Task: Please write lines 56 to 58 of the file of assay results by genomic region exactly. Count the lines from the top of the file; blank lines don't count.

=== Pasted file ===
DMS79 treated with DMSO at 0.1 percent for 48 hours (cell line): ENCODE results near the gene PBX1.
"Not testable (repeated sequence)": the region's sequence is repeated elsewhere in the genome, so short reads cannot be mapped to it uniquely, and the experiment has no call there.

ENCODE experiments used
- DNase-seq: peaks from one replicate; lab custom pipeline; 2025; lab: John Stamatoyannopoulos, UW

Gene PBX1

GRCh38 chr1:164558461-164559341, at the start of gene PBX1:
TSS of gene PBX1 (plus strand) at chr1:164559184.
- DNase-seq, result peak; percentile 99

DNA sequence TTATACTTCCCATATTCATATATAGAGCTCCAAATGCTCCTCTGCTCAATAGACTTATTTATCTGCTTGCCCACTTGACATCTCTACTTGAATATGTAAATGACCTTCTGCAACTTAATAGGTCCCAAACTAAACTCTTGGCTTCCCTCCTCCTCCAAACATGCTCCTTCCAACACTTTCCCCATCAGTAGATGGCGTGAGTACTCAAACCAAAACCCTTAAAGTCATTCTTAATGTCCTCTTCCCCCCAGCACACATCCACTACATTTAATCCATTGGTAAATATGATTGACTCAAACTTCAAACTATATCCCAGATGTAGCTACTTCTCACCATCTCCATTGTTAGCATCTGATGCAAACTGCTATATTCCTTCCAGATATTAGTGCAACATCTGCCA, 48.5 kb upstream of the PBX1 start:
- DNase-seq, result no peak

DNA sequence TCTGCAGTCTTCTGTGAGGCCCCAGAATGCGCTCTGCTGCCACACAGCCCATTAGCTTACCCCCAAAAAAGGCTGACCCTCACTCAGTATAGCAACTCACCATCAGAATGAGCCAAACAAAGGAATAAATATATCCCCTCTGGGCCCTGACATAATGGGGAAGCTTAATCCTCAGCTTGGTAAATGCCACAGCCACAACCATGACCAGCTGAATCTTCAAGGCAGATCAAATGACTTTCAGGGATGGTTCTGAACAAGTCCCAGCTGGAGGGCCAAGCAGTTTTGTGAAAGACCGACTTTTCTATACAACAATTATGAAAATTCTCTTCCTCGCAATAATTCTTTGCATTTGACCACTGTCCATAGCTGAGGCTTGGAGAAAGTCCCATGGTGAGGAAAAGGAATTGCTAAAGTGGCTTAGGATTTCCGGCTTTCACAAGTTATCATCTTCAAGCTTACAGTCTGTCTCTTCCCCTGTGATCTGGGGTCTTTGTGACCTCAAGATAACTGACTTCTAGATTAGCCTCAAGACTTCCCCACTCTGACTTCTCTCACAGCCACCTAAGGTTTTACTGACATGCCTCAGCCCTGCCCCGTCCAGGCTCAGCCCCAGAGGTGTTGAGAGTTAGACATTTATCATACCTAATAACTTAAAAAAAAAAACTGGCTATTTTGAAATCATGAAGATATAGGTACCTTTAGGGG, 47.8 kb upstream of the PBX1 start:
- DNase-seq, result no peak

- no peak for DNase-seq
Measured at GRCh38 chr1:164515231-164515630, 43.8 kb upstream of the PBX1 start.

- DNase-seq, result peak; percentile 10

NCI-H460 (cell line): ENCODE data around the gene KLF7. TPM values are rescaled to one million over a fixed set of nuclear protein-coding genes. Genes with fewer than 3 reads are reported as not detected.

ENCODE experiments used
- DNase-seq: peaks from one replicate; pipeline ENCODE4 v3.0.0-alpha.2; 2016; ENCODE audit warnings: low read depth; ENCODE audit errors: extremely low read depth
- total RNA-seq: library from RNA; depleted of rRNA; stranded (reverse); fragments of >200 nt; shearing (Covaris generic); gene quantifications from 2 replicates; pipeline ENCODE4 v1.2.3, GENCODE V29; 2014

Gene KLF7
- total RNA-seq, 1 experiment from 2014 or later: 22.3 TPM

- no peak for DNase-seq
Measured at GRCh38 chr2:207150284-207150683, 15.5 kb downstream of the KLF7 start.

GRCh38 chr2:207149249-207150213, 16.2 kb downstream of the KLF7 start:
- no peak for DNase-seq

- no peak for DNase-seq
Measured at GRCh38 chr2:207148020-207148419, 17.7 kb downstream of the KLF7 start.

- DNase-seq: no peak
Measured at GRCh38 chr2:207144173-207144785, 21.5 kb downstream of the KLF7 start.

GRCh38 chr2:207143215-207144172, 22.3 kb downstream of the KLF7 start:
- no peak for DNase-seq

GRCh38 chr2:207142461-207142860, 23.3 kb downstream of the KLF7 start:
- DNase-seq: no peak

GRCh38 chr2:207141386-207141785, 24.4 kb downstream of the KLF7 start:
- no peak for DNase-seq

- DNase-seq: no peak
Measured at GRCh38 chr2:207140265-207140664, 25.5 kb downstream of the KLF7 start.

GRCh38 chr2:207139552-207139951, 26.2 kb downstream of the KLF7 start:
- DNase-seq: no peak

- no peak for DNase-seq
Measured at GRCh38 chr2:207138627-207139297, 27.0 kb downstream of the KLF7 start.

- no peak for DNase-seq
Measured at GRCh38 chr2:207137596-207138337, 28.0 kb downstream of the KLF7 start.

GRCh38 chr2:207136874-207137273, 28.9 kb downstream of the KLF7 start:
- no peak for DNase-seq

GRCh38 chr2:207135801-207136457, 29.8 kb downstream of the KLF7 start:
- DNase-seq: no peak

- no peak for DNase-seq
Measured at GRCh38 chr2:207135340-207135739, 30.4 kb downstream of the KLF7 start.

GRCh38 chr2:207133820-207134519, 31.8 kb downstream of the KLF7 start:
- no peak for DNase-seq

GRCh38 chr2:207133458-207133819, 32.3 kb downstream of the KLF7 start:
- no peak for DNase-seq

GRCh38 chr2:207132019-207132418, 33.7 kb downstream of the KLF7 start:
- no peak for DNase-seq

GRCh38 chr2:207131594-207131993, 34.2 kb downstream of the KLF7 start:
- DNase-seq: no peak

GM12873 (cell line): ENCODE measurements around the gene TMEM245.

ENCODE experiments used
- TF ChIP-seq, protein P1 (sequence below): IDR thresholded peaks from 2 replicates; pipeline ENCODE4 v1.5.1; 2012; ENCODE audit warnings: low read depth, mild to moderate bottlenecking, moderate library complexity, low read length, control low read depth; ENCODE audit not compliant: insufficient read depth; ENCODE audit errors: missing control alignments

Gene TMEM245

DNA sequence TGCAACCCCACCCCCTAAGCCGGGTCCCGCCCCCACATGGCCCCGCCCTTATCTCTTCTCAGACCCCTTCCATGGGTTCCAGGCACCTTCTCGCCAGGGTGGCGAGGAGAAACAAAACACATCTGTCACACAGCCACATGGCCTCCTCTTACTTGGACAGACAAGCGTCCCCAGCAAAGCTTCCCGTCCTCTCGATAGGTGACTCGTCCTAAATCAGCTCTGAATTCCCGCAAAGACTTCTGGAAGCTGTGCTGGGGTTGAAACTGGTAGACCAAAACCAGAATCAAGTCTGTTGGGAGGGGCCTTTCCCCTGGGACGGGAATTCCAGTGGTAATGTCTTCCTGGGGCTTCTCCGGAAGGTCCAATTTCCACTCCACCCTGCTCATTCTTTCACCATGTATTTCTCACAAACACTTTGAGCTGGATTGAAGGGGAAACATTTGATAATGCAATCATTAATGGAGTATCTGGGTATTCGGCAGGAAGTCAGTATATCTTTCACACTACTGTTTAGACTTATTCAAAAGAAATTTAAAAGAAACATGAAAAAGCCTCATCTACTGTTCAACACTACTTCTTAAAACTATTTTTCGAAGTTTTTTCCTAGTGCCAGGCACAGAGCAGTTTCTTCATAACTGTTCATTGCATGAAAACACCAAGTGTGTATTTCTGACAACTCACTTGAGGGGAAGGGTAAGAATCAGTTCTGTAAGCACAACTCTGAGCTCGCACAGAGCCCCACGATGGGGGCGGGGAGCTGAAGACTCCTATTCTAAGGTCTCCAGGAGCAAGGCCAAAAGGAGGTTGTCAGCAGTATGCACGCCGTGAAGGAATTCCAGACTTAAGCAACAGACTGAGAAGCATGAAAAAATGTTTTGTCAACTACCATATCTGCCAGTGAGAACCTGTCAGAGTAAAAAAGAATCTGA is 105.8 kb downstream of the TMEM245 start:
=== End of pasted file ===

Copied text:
GRCh38 chr2:207131594-207131993, 34.2 kb downstream of the KLF7 start:
- DNase-seq: no peak

GM12873 (cell line): ENCODE measurements around the gene TMEM245.